Steps of a Civil Lawsuit

My general experience with clients is that unless they have been through a lawsuit previously, they do not know what the process looks like. Here is a brief outline of what a typical process may look like.

Please note that processes and procedures vary greatly. There may be additional steps required. This post is meant to be informative in a big picture sense only, and is not advice on how to handle your case. You should contact a lawyer, or if you must represent yourself, understand the procedure specific to your case.

Step 1: The Incident

Something happens. This may be a wrongful dismissal, a car accident, a breach of contract – something for which civil litigation is needed.

This is the best time to contact a lawyer – the sooner the better. There may be urgent deadlines. For example, if you slip and fall on ice on city property, you must notify the municipality within 10 days or you may be prevented from making a claim.

Evidence may also be unavailable without prompt action. Witnesses can disappear and most surveillance camera footage is automatically erased after a set period of time (3 days, one week). The scene of the incident may change. Timely preservation of evidence may make the difference between victory and failure.

Step 2: Negotiations Before the Lawsuit

It is often in individual’s best interests to settle a lawsuit before it starts. Armed with evidence and knowledge of the likely legal outcome, lawyers will often discuss and seek settlement of the case before it starts.

If a reasonable settlement can be reached, then there is no need to proceed to the lawsuit.

Step 3: The Claim – Formally Commencing the Lawsuit

To start a lawsuit, one must issue a claim in the appropriate court/tribunal. For most civil cases, this requires issuing a “Statement of Claim” at the Superior Court of Justice.

The Statement of Claim details the incident, and the compensation sought. It will name the Plaintiff(s) (the individuals who are bringing the claim), and the Defendant(s) (those that are claimed against).

Once issued, it must be served on all of the Defendants.

Step 4: Defence

If you have been served with a Statement of Claim, you must typically respond within 20 days, by serving and filing either a Statement of Defence or Notice of Intent to Defend.

The Statement of Defence details what parts of the Statement of Claim are denied. A Notice of Intent to Defend gives you some additional time to file a Statement of Defence.

There are often other documents that may be prudent to file with the Defence, such as a Jury Notice, Counterclaim, Crossclaim, Third Party Claim, etc.

Step 5: Discovery

The next step is the discovery phase.

All parties will provide the other parties with the relevant documents they have in their possession. Then, they will attend Examinations for Discovery.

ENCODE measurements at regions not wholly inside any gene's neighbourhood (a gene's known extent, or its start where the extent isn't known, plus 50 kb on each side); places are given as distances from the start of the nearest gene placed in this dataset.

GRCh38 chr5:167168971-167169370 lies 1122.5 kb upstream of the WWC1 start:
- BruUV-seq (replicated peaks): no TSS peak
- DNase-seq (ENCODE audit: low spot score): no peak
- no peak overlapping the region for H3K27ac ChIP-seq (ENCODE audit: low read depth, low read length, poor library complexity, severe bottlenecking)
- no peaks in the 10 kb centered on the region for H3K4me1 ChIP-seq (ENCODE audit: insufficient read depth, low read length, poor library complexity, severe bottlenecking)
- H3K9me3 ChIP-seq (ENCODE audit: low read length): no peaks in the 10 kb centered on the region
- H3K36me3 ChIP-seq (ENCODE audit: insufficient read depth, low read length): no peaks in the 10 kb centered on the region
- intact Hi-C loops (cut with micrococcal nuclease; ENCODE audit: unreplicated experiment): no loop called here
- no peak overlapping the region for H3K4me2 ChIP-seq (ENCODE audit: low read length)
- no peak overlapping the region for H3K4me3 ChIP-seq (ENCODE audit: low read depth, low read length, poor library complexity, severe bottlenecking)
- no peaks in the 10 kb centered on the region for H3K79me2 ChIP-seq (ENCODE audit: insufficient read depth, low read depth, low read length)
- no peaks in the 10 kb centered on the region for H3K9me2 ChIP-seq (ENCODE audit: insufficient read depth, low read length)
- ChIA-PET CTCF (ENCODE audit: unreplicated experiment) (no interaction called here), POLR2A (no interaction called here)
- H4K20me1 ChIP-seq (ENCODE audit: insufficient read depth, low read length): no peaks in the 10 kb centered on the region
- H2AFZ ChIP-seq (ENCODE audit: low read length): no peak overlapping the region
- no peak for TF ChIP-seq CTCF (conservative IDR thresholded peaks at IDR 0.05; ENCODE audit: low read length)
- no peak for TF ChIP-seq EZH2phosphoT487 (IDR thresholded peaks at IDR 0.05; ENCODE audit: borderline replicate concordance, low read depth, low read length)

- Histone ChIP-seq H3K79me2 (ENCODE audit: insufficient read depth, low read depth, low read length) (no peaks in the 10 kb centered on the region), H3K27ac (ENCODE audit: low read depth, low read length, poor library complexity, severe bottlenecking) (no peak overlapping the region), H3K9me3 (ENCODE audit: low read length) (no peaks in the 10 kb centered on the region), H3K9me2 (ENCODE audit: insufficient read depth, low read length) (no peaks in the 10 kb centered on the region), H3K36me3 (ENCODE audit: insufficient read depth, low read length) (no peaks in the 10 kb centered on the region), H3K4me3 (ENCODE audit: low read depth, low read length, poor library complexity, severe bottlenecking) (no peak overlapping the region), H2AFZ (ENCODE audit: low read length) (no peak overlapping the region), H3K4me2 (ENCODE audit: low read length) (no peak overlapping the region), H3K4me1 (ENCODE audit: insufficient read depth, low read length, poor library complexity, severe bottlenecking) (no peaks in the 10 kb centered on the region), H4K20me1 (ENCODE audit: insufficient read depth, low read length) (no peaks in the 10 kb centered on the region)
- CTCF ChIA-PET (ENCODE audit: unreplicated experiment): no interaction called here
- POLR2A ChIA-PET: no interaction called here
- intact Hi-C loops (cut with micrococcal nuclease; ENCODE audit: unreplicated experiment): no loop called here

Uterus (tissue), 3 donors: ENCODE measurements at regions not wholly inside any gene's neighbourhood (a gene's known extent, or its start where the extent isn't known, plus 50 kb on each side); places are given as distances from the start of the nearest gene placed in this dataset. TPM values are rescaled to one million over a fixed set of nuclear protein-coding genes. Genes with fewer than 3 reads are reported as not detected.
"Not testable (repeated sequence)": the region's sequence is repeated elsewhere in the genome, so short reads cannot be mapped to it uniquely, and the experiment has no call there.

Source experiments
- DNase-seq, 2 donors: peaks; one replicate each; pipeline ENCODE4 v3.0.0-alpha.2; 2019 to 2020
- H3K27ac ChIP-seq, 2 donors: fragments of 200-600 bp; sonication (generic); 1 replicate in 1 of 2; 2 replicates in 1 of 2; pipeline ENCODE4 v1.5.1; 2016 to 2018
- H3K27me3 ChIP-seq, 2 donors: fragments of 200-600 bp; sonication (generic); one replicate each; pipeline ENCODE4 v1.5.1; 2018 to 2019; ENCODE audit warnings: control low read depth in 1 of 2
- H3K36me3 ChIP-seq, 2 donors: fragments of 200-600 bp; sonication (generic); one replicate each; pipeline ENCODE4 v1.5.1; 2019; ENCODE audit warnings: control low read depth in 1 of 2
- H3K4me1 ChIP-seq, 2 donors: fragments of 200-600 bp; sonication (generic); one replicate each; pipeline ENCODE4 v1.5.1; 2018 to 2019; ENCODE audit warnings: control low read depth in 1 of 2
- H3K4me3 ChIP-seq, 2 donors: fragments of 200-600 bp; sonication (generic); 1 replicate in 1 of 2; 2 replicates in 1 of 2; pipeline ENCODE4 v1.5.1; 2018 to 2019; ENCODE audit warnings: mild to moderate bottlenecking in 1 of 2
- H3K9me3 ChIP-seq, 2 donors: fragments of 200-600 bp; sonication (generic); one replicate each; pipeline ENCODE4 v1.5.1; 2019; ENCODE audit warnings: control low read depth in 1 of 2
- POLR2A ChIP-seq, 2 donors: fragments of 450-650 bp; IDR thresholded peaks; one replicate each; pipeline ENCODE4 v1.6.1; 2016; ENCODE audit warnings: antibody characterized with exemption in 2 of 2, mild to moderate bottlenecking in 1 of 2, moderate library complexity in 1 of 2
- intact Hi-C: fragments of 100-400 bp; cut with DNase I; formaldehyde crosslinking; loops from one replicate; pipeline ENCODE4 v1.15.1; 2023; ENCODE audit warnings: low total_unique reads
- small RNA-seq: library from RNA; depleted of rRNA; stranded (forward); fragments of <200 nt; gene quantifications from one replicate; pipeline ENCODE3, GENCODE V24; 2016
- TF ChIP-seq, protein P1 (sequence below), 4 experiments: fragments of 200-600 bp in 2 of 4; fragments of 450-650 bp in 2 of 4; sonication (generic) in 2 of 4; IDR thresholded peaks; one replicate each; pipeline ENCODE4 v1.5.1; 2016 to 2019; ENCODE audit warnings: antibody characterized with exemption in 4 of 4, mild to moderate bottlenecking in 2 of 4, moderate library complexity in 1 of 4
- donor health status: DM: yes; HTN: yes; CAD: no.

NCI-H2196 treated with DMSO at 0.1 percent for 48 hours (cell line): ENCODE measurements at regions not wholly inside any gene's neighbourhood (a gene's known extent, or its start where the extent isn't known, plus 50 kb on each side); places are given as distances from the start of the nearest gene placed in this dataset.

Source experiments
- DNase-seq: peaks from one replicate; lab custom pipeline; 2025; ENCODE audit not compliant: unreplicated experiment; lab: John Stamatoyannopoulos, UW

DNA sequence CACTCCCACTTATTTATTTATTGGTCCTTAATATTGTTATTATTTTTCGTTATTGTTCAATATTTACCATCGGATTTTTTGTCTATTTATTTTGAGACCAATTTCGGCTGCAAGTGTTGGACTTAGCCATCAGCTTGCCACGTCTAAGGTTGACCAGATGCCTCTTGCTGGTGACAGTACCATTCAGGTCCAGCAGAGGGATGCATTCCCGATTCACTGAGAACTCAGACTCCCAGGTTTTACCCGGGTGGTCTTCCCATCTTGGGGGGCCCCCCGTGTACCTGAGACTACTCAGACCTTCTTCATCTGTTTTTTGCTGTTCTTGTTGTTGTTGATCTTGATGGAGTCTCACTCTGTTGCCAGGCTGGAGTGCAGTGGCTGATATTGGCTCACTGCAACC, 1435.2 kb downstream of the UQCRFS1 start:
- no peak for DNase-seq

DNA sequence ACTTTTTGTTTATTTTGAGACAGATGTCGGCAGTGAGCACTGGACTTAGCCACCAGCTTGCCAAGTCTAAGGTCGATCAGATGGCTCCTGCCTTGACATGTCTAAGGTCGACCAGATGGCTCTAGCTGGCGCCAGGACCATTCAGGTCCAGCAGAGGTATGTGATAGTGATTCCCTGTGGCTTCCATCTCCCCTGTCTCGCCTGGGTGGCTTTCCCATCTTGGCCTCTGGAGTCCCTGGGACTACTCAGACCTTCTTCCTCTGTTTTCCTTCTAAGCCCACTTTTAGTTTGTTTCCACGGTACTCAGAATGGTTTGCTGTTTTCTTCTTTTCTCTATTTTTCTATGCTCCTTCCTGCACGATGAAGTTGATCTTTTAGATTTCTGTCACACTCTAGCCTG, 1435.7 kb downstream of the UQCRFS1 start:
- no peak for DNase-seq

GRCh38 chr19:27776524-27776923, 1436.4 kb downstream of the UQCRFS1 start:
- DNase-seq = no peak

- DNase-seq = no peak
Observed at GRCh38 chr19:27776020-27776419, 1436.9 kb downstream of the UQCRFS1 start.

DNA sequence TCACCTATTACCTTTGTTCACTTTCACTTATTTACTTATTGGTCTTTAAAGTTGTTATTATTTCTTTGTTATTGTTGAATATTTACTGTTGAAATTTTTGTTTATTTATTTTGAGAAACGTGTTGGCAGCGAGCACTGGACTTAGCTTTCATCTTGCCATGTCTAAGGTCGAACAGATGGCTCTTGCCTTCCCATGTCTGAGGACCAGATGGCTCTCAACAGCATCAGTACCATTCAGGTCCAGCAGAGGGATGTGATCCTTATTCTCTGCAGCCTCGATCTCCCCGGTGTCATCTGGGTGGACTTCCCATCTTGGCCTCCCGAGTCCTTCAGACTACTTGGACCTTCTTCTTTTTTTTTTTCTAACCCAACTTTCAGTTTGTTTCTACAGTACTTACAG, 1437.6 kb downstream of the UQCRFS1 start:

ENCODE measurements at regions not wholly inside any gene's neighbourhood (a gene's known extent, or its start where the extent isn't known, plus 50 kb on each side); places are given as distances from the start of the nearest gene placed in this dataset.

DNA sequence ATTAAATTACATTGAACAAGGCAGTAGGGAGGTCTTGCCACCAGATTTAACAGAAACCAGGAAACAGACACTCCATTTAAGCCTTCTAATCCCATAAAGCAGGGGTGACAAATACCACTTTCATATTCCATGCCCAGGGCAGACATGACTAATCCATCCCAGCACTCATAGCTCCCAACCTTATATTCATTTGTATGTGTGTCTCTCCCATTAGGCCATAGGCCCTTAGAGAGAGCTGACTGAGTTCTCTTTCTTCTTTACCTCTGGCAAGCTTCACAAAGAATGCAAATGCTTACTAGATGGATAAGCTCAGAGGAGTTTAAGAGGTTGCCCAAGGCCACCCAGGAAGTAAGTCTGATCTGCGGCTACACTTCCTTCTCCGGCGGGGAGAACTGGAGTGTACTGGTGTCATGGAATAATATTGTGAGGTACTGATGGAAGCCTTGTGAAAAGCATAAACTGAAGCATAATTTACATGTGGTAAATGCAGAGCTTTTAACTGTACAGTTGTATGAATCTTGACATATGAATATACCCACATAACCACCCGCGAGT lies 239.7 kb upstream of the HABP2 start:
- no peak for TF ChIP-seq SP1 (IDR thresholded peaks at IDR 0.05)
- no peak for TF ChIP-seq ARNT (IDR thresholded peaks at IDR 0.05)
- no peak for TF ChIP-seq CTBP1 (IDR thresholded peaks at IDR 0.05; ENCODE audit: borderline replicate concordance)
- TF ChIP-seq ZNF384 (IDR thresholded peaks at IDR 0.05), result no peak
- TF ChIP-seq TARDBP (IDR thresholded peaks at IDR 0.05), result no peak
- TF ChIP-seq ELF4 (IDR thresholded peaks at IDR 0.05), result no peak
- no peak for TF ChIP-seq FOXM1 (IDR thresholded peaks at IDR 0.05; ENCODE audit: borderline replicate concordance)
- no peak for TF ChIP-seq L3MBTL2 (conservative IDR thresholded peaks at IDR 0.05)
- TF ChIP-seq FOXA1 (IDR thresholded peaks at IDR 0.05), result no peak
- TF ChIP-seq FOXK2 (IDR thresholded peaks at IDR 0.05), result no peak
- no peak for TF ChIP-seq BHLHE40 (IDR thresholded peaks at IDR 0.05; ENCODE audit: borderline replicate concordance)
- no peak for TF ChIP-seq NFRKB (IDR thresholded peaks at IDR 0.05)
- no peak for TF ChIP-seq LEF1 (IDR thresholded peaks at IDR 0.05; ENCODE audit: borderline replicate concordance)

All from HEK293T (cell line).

If you have watched American shows involving lawyers, you may have seen a process they called a “deposition”. In Canada, we call this “Examinations for Discovery”. In this process, each of the parties’ lawyers can ask the other parties questions relevant to the case. This is typically done in a “court reporting office” – which is basically a neutral rented boardroom. A court reporter will be on hand to type out a transcript of the questions and answers.

When it is your time to be examined, a lawyer representing the other side will sit across from you and ask you questions. Your lawyer will sit beside you and make objections to questions where needed.

Step 6: Mediation

Mediation is only mandatory in Toronto, Ottawa and Windsor. For other courthouses, it is an optional but helpful step that parties can agree to go through.

A mediator is hired for the day. Typically, the sides will agree upon an individual to serve as mediator. If one can’t be agreed upon, a mediator can be appointed.

The sides meet, and with the help of the mediator, attempt to come to a resolution of the case.

Step 7: Pre-Trial Conference

Prior to a trial, parties must attend a Pre-Trial Conference with a judge. The judge will not be the one that hears the case.

At a Pre-Trial Conference, the judge may attempt to have the parties settle the case. However, if that cannot be done, the judge will deal with any procedural issues that must be dealt with before the case is ready to go to trial.

Step 8: Trial

If all of the hurdles are passed, then the matter proceeds to trial. It may be a judge-alone trial, or a jury trial. The trial will generally involve opening statements, examination in chief and cross-examination of witnesses, and closing statements.

Step 9: After the Trial

Decisions are often released weeks or months after the case is heard. Unfortunately, there is still a lot to do after the decision.

Parties unhappy with the decision may seek to appeal the case to a higher court.

The judge may ask for additional submissions on legal costs, as in Ontario, the loser will typically pay a portion of the winner’s legal expenses.

There may be the need to go through further proceedings to enforce the judgement, such as seeking judgement debtor examinations or a writ of garnishment.

In Conclusion

The legal process is long and drawn out. The process I have described above is measured in years, not months or weeks. It always is important to have realistic expectations on what lies ahead.

Luckily, most cases do not have to make it to the last step to obtain a good result. The Canadian legal system strongly favours settlement well in advance of trial. Negotiations for settlement do occur throughout the entire process.